As alluded to above, considerable differences in study participants and methods may explain variable findings reported in the literature. Age, obesity, weight history and prior experience with sweet taste influence sweet taste perception [3234] and hormonal responses. Dose, volume, composition, route of administration, and timing of NNS also vary between studies. Furthermore, dietary intake and physical activity may affect OGTT results, and are typically not standardized in acute studies. Polymorphisms in sweet taste receptor genes may also explain clinically relevant individual differences [35].

Our study was not designed to address the role of carbonation. We also did not standardize meals and physical activity prior to each visit and included individuals with a range of habitual NNS consumption. Finally, we did not adjust for multiple comparisons in the statistical analysis, and our study was not powered to detect changes in insulin. An inherent limitation of our study is also the inability to predict the consequences of prolonged NNS consumption.

The strengths of our study include testing NNS at varying doses, both in isolation and combined with other ingredients in diet soda. This allowed us to differentiate between potential effects due to the palatability and ingredient composition of diet soda and those due to NNS. The use of a crossover design allowed for control of intra-individual differences.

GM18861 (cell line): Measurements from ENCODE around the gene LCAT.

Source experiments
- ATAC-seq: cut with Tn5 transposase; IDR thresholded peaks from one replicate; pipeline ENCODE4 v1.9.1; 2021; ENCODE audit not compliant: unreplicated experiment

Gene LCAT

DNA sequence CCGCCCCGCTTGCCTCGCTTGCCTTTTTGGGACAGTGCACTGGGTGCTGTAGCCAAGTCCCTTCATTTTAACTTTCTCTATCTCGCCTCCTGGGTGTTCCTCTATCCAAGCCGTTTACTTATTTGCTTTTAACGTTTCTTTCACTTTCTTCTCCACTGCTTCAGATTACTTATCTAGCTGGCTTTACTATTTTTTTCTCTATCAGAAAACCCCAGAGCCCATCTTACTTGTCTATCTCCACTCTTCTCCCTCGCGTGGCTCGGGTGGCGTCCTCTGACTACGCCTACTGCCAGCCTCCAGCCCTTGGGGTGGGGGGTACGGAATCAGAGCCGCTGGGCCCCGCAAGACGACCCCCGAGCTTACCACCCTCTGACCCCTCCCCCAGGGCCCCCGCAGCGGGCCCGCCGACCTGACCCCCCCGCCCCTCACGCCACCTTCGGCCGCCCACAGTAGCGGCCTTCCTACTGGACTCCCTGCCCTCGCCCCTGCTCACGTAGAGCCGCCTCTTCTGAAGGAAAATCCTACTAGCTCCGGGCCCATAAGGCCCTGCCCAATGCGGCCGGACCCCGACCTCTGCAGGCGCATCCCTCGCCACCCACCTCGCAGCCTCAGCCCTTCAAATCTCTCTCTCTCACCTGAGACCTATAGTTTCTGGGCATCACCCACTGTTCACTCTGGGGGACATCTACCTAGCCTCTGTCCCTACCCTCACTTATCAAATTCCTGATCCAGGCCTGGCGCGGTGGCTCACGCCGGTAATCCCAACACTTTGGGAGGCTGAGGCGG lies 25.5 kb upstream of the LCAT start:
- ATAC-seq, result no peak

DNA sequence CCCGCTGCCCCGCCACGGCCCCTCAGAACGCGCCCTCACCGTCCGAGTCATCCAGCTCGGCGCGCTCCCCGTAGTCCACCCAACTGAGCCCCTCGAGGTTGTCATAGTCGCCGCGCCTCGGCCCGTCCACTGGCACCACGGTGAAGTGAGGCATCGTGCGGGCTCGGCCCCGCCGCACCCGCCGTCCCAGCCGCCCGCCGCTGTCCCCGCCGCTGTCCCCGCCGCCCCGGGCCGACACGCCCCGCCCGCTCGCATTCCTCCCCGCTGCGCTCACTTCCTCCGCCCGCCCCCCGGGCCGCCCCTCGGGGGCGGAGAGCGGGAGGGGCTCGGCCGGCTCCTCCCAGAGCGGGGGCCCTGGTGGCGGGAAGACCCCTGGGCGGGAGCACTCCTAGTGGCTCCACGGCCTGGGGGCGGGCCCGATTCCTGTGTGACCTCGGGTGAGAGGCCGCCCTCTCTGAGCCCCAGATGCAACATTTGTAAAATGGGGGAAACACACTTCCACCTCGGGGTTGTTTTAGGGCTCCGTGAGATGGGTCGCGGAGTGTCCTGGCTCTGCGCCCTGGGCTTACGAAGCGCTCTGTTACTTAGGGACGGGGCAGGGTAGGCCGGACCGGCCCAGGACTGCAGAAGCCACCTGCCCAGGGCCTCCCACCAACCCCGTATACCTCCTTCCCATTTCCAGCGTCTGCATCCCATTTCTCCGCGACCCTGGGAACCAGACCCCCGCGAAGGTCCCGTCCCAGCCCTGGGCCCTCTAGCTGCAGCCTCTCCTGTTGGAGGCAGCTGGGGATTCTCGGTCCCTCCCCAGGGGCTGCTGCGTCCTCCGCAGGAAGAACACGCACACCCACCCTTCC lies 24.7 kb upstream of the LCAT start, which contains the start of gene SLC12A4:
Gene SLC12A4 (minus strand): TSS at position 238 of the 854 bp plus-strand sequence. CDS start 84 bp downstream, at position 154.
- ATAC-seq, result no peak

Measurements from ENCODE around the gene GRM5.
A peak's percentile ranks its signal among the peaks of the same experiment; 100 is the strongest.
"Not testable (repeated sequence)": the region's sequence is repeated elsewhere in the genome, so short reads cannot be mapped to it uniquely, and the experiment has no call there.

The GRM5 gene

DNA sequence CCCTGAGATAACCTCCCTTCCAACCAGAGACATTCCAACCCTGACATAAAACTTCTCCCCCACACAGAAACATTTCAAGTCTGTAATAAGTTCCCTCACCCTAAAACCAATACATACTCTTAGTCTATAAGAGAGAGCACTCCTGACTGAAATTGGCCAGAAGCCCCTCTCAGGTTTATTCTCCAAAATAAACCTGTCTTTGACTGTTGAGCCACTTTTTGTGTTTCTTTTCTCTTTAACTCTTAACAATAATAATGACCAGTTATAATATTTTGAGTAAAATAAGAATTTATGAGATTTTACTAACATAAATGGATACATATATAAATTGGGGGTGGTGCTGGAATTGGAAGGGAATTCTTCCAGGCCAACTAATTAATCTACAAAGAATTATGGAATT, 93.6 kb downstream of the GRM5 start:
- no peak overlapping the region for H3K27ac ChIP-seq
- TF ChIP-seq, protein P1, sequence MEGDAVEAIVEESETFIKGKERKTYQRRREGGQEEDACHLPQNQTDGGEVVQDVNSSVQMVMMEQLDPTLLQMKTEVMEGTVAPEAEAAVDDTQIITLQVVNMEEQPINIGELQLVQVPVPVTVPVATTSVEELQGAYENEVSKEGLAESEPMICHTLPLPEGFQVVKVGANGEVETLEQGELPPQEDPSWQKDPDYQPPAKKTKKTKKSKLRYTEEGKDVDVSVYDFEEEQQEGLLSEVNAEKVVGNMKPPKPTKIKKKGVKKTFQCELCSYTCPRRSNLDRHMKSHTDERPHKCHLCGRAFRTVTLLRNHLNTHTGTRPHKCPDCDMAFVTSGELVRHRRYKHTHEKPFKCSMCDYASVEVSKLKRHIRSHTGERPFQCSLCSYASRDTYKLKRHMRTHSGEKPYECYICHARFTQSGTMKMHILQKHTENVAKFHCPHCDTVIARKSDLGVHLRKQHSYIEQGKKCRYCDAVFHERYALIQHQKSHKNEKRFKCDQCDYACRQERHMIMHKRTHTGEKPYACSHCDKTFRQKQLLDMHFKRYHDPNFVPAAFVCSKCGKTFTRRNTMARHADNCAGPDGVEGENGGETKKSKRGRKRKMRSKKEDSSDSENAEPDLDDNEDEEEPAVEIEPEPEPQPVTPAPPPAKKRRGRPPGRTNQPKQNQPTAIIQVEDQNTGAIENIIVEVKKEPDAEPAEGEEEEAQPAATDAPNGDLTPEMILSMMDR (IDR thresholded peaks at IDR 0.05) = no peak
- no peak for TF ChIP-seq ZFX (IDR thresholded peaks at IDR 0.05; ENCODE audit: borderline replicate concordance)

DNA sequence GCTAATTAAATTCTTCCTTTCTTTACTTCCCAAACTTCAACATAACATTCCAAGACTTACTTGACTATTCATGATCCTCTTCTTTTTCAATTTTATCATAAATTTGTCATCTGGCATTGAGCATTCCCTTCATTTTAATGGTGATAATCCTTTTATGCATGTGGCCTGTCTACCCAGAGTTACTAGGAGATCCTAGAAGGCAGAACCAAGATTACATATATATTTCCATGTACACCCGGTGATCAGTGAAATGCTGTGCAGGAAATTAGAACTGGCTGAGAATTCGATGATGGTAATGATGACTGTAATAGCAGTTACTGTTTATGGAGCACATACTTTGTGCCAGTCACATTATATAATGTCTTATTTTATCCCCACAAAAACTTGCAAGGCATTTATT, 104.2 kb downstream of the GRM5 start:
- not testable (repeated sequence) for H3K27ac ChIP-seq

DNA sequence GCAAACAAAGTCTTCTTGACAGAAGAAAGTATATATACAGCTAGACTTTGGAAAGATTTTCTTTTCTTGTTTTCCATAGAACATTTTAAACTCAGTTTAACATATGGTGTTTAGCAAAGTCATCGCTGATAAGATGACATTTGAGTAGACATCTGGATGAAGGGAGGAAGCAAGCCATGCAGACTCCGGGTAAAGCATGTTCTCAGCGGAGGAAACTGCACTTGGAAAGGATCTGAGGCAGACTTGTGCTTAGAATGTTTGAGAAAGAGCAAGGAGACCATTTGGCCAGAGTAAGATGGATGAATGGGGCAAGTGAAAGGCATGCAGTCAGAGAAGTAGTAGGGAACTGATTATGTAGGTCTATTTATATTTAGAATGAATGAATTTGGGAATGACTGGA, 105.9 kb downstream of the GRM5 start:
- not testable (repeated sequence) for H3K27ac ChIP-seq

Conclusions

The current study demonstrates that ingestion of diet sodas containing sucralose and acesulfame-potassium leads to subtle increases of glucose-stimulated GLP-1 release. While NNS only augmented GLP-1 in the context of diet soda, sucralose and acesulfame-potassium consistently augmented insulin levels even when administered in isolation (seltzer), although the effect was not statistically significant. Our findings reiterate the need for prospective, well-controlled, prolonged exposure trials to determine the role of diet soda and NNS in metabolic health and to differentiate between independent effects of NNS and those which may be due to other ingredients in diet soda and/or synergism between sweeteners and other ingredients.

Abbreviations

3-OMG: 

3-O-methylglucose

AUC: 

Area under the curve

BMI: 

Body mass index

GC-MS: 

Gas chromatography–mass spectrometry

GIP: 

Gastric inhibitory peptide

GLP-1: 

Glucagon-like-peptide 1

NIDDK: